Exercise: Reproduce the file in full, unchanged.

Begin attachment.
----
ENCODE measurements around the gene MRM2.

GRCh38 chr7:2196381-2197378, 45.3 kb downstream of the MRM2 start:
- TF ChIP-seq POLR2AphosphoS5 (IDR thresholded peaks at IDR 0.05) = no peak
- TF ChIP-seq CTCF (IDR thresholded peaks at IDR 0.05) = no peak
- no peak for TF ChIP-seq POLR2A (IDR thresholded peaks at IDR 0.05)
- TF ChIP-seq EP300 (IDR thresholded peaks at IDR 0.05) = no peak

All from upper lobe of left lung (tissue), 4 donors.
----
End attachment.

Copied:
ENCODE measurements around the gene MRM2.

GRCh38 chr7:2196381-2197378, 45.3 kb downstream of the MRM2 start:
- TF ChIP-seq POLR2AphosphoS5 (IDR thresholded peaks at IDR 0.05) = no peak
- TF ChIP-seq CTCF (IDR thresholded peaks at IDR 0.05) = no peak
- no peak for TF ChIP-seq POLR2A (IDR thresholded peaks at IDR 0.05)
- TF ChIP-seq EP300 (IDR thresholded peaks at IDR 0.05) = no peak

All from upper lobe of left lung (tissue), 4 donors.